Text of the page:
Is It Possible To Use A Regular Table Lamp to Grow Plants?

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If you are living in an apartment that has little or not access to natural light does that mean you should just forget about trying to grow houseplants?

Restricted access to natural light is a conundrum that has troubled plant growers for as long as ornamental plants have been brought indoors. There are however practical steps you can take to bring mother nature onside and keep the dream of an indoor jungle alive. 

Today we’re going to explore the question of whether it is possible to grow plants using a regular table lamp as a light source. 

To cut a long story short:  it is possible to use a regular lamp to grow houseplants however the limited range of wavelengths emitted by a standard light bulb will likely cause the plant to become either overly tall and leggy, or unnaturally compact and bushy. 

Why exactly these morphological changes occur to your leafy companion, and how you can improve the light emitted by your table lamp are summarised in double quick time below.

If you want to learn what light spectrum is best to make indoor plants flower,  check out our guide here. 

Using a regular table lamp to grow plants

How can you help your plants thrive with only a table lamp?

As we know it is possible to grow plants under artificial light provided by a table lamp, but as you might expect this is going to be more challenging than if they were left to develop outdoors in their natural habitat.

Straight to the point, you’ll struggle to help your plants thrive in the absence of natural light unless you are able to provide light from a full spectrum grow lamp

There are however one or two things you can do to provide the best possible artificial light using the table lamp you already own, and that starts with replacing the bulb. 

What kind of light bulb is best for growing plants with a table lamp?

While you can get away with using a standard desk lamp to just about sustain a leafy friend, your run-of-the-mill incandescent or energy-saving light bulb probably won’t be sufficient to help your plant thrive. 

By far, the best quality artificial light that can be provided to plants are by horticultural light bulbs, as these emit proportions of red light to blue light (and in the case of full spectrum bulbs green light too) that is reminiscent of natural sunlight and much needed to support plant growth. 

Horticultural light bulbs come in a variety of forms including fluorescent and halogen, but the one style that is suited for use within a table lamp are screw socket LED bulbs.  These are able to produce a suite of different wavelengths of light from each of the individual diodes.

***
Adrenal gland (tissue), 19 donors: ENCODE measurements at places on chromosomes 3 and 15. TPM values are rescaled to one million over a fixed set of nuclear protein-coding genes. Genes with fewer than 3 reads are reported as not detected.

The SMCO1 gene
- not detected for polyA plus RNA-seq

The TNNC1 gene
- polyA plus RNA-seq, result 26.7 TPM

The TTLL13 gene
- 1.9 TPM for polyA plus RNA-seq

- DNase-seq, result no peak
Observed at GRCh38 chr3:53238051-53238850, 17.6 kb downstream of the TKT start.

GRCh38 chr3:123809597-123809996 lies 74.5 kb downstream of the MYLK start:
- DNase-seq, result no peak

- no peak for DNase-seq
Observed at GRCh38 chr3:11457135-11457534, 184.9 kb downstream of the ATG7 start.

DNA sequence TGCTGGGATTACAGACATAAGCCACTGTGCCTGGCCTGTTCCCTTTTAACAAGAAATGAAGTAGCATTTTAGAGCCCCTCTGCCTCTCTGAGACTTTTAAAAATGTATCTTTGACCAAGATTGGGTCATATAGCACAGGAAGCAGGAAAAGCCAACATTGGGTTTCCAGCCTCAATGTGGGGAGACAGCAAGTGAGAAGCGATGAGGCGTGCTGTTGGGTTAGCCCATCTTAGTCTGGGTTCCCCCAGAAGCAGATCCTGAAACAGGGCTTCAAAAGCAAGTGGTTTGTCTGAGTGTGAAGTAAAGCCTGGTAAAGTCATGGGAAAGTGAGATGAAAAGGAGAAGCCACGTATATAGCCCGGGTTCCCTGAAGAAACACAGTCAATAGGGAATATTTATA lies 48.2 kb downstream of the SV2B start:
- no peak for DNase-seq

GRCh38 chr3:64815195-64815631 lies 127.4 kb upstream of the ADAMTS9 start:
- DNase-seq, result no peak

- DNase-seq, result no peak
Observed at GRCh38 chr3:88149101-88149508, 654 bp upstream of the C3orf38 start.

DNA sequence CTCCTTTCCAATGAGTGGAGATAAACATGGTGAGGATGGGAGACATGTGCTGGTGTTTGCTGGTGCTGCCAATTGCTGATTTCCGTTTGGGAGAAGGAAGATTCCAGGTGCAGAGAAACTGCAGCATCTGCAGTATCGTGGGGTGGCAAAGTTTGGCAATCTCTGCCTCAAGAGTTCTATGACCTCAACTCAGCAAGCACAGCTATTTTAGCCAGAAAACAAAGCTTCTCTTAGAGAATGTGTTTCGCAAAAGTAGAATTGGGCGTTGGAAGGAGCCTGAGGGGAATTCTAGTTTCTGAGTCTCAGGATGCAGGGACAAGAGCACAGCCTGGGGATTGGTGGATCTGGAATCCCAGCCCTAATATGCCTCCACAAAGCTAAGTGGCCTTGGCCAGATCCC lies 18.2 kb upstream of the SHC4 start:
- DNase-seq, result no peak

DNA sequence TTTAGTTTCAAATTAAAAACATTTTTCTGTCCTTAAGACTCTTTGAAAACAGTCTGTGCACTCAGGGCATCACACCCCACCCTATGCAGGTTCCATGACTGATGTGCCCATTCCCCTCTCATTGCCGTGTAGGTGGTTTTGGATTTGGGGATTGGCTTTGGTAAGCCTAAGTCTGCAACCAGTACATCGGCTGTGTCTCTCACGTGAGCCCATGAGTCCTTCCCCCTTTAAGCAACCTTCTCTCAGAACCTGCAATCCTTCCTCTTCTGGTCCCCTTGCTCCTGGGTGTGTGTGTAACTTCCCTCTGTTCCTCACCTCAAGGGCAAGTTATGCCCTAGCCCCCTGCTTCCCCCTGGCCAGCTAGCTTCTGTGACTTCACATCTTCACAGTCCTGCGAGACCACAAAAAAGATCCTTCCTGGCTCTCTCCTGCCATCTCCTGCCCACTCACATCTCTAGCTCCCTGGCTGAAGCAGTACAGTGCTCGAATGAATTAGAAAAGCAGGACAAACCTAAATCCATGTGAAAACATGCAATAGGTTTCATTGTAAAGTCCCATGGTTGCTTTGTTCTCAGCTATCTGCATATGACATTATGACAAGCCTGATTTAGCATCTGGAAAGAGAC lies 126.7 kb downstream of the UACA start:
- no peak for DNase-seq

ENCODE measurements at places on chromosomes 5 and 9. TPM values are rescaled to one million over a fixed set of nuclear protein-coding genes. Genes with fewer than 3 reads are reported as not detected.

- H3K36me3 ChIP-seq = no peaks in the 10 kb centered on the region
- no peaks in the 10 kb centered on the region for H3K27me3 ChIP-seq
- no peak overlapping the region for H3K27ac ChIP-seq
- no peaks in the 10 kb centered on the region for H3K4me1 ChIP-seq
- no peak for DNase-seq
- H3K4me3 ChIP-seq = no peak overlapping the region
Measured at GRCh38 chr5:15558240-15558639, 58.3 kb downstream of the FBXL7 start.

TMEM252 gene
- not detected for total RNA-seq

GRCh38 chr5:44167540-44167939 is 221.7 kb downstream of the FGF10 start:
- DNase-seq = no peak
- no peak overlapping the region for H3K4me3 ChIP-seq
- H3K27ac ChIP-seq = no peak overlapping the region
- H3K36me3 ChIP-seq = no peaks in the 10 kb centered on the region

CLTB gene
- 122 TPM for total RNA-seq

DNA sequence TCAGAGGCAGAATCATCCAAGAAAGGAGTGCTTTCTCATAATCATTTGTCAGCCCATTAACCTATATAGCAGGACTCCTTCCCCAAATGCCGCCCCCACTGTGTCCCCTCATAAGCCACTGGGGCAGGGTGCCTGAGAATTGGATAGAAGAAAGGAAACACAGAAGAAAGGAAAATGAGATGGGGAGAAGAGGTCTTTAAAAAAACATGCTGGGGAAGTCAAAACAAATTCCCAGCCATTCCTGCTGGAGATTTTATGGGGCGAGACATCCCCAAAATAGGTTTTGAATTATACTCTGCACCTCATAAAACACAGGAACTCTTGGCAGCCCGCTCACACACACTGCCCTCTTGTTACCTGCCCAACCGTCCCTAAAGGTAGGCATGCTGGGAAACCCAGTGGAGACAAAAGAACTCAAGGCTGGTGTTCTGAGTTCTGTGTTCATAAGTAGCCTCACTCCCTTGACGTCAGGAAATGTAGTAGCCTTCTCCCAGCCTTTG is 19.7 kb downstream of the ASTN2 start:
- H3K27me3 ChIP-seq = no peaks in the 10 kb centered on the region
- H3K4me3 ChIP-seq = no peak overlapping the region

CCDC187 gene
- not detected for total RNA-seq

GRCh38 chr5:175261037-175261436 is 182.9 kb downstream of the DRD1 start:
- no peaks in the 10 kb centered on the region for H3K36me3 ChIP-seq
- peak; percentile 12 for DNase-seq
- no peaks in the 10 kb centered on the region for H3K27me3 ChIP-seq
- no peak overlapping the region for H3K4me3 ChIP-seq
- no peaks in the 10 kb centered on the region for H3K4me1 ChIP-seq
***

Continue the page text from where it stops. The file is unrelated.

While horticultural LED bulbs are relatively expensive (starting at around $24 on Amazon) when compared to CLF, or even regular LED bulbs. The costs is offset slightly by not having to pick up an entire new table lamp unit.

In low natural light, do I need to leave my plant under a grow lamp all day?

Because you are attempting to substitute natural light – which is perfect for plant growth – with artificial light, you may be tempted to over compensate your plants with increased exposure to light. Unfortunately, this can do a lot more harm than good.

In general, between 14 and 18 hours of light per day is more than sufficient for optimum plant health. If you are moving your plant to a windowsill during the day to catch the natural rays, this means you shouldn’t have to worry about also keeping it under a grow lamp for an extended period of time. 

Plants make use of dark period they experience during the night to feed and repair. If your plant does not experience darkness for at least six hours every night, you may inadvertently be hurting it.

Warning signs of poor light for plants

Of course, there is only one way to tell if you have made all the right choices –  and this is by keeping a close eye on it to see how your plant responds! 

Here are some common symptoms to watch out for that are usually indicative that your plant isn’t getting enough light indoors:

  • Stunted new growth (for instance, small, under-developed leaves)
  • Older leaves dying off
  • Pale colouration or a lack of variegation
  • Leggy stems

If your plant is still not thriving even after you’ve invested in a horticultural light bulb, its less than healthy appearance may not even be a symptom of light deficiency – so check that they are not overwatered or suffering from another common houseplant ailment like pests or disease.


It’s hard to overstate the benefits of filling your home with a couple of beautiful, leafy houseplants to brighten the place up. Not only are they a lot of fun to care for, but they also have proven medical and mental benefits.

If you are hesitant of taking up the hobby because you don’t feel you have enough natural sunlight in your home to sustain them, don’t worry. It is possible to retrofit a regular table lamp to grow plants.

Choose the right bulb with an appropriate spectrum of light (red and blue wavelengths spur different types of plant growth) and be sure to allow it to experience a good few hours of darkness at night too (students who stay up all night I’m looking at you!

Good luck and happy growing!

Chris Dosser

Chris Dosser

Co-Founder of Eden Indoors

Enjoys sharing solutions to problems encountered whilst building and improving his own home office over the past 8 years. Environmental graduate with a love for biophilic design at home and houseplants. Obsessive about making information easier to understand and simpler to digest.

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